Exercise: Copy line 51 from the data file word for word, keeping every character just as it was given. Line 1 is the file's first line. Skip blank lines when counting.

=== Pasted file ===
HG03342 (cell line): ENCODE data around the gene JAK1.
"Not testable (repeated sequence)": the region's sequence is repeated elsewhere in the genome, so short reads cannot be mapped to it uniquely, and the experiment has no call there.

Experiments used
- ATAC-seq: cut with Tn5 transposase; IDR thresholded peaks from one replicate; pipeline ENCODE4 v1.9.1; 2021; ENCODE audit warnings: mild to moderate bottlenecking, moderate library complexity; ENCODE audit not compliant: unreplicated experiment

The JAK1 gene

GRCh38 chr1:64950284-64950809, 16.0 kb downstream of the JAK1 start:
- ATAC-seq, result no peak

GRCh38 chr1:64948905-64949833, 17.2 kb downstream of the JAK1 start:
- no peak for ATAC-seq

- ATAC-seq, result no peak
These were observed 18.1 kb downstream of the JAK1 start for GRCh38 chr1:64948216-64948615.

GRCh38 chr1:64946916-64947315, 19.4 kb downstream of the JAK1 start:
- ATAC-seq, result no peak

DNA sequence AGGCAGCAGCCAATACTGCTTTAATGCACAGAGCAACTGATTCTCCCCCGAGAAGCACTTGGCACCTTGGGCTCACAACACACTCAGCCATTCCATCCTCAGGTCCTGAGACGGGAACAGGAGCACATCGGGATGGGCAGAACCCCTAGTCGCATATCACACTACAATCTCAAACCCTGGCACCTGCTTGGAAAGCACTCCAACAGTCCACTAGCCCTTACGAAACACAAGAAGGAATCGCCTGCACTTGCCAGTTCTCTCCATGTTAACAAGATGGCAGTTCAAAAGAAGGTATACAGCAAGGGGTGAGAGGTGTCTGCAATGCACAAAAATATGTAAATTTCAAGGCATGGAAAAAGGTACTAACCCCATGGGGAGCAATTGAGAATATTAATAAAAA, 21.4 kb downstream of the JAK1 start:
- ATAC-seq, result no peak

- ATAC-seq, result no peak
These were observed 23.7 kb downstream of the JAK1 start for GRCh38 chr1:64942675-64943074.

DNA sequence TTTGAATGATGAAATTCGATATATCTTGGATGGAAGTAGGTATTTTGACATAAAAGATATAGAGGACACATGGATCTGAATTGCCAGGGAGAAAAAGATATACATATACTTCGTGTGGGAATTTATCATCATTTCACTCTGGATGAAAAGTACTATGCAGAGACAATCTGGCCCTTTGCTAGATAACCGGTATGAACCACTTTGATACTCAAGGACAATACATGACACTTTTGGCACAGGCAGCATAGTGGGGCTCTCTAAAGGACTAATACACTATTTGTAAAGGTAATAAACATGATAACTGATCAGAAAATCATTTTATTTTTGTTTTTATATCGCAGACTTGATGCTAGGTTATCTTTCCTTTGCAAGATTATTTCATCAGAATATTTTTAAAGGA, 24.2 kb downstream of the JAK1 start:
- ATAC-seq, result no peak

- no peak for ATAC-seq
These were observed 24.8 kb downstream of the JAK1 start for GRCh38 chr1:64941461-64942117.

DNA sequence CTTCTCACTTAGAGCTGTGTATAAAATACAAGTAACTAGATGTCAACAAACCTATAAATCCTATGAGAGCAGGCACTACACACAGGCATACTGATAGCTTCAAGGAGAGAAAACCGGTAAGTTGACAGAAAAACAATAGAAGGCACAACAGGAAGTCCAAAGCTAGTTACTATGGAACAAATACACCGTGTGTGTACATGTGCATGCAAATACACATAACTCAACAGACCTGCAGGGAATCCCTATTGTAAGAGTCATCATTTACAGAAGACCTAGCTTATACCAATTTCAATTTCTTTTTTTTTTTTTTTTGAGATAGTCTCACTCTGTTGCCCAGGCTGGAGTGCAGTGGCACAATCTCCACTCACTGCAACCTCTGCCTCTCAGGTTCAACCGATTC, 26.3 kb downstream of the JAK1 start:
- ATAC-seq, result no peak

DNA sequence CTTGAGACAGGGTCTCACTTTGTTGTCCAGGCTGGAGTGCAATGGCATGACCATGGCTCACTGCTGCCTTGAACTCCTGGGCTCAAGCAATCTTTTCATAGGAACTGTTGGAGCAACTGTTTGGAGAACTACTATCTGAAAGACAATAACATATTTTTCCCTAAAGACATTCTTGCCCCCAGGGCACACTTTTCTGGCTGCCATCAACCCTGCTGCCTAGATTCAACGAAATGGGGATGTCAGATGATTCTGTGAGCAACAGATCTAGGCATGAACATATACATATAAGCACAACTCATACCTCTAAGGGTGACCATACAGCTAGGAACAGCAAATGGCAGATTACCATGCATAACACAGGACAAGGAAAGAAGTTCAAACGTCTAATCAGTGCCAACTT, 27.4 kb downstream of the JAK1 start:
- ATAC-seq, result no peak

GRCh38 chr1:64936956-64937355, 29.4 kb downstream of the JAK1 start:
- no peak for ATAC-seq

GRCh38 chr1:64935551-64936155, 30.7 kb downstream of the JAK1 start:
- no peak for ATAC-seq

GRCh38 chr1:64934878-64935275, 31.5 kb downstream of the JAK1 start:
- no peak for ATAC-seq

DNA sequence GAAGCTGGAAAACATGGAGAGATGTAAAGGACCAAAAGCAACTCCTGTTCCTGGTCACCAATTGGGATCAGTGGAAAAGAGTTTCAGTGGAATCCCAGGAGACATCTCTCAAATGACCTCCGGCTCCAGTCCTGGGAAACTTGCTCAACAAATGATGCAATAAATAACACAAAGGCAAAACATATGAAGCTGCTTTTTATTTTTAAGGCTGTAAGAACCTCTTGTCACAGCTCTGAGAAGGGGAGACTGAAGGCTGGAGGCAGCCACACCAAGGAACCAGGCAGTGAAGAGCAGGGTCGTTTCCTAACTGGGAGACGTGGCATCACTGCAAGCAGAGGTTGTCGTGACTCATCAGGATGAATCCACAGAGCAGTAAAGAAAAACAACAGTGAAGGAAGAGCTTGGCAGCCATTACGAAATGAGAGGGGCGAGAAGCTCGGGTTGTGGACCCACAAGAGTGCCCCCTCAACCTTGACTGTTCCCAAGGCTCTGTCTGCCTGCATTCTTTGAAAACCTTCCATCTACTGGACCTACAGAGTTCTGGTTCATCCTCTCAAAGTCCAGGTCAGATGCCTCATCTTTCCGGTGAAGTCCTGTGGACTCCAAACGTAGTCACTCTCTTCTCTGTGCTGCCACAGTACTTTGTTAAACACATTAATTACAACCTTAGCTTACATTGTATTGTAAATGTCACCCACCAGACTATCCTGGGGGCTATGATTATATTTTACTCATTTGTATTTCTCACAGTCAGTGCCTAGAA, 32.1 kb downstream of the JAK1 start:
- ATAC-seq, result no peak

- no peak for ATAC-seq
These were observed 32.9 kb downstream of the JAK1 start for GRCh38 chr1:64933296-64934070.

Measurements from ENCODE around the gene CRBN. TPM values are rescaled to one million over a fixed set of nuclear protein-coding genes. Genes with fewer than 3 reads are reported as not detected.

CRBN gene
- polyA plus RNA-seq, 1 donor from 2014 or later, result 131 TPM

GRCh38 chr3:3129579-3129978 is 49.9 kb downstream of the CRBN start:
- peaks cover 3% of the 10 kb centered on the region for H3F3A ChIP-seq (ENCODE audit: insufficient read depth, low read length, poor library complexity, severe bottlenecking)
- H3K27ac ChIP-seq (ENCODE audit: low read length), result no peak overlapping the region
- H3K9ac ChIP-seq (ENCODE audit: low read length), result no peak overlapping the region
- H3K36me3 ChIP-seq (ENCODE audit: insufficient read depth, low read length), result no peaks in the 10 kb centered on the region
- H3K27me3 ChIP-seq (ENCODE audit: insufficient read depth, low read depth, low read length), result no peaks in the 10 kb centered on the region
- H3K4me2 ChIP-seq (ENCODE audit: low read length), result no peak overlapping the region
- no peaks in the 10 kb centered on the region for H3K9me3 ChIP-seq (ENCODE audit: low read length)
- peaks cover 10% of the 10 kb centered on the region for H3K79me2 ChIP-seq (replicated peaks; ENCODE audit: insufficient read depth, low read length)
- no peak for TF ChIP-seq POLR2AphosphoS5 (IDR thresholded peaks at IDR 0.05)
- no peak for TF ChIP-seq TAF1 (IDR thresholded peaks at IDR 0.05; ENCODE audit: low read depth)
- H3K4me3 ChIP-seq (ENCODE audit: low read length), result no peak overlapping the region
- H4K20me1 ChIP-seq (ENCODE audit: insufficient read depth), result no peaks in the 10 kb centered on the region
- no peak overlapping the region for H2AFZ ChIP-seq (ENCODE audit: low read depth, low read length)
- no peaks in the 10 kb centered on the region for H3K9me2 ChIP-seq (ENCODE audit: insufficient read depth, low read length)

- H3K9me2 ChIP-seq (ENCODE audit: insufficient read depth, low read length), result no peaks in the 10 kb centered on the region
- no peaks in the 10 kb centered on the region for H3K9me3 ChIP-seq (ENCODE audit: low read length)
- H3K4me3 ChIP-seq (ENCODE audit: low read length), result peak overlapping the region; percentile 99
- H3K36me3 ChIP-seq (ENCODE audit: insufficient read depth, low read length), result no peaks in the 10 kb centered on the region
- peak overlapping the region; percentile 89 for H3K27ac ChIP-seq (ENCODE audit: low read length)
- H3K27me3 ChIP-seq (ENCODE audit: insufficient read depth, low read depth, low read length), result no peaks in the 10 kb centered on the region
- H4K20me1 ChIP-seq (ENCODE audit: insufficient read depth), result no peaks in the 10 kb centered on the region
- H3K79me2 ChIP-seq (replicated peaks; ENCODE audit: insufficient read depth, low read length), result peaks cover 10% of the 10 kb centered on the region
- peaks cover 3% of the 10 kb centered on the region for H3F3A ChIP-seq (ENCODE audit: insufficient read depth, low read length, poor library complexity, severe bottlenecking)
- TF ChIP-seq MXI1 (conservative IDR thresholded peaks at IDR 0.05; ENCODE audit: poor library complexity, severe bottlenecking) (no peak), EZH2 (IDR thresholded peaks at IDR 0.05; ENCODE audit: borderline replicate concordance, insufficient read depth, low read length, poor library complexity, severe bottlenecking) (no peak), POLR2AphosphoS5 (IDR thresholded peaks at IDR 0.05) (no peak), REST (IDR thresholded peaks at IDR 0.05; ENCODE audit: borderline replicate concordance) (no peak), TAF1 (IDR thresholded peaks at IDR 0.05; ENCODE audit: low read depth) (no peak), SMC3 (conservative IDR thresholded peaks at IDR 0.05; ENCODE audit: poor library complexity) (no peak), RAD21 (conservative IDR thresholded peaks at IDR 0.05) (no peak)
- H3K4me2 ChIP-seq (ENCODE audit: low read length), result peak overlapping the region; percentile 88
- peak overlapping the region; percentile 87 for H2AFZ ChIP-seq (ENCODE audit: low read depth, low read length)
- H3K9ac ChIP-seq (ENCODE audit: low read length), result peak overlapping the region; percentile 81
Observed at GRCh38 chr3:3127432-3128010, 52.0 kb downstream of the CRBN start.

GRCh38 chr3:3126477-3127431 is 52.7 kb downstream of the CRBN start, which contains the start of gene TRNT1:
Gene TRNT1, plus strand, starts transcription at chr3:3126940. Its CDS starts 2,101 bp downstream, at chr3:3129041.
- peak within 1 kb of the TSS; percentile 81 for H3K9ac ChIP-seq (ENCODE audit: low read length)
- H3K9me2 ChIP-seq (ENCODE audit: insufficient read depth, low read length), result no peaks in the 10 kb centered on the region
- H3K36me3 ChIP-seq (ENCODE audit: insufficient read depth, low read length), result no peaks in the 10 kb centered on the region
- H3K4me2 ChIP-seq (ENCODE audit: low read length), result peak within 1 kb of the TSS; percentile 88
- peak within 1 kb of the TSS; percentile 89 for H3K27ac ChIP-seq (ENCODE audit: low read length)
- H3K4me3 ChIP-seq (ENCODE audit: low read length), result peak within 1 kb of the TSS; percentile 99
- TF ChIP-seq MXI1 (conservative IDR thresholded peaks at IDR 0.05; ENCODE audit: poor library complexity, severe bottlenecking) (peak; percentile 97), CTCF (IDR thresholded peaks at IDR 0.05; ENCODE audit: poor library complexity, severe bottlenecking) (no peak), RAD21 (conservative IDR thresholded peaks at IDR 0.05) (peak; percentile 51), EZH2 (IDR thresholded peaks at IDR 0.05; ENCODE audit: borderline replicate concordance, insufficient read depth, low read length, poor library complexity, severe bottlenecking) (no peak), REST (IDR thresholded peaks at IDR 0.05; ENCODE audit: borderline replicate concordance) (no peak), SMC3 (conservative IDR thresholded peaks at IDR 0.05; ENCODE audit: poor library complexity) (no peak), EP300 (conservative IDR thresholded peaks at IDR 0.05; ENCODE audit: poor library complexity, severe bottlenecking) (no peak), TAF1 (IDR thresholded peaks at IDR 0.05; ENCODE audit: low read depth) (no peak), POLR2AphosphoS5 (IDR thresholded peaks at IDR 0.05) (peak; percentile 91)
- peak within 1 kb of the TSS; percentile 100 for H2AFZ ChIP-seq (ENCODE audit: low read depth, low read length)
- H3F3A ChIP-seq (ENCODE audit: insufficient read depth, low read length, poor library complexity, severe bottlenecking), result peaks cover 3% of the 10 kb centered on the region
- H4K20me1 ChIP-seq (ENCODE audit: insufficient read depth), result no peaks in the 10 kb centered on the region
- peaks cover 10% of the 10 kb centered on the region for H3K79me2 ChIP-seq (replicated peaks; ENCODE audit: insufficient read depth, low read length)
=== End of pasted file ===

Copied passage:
- H4K20me1 ChIP-seq (ENCODE audit: insufficient read depth), result no peaks in the 10 kb centered on the region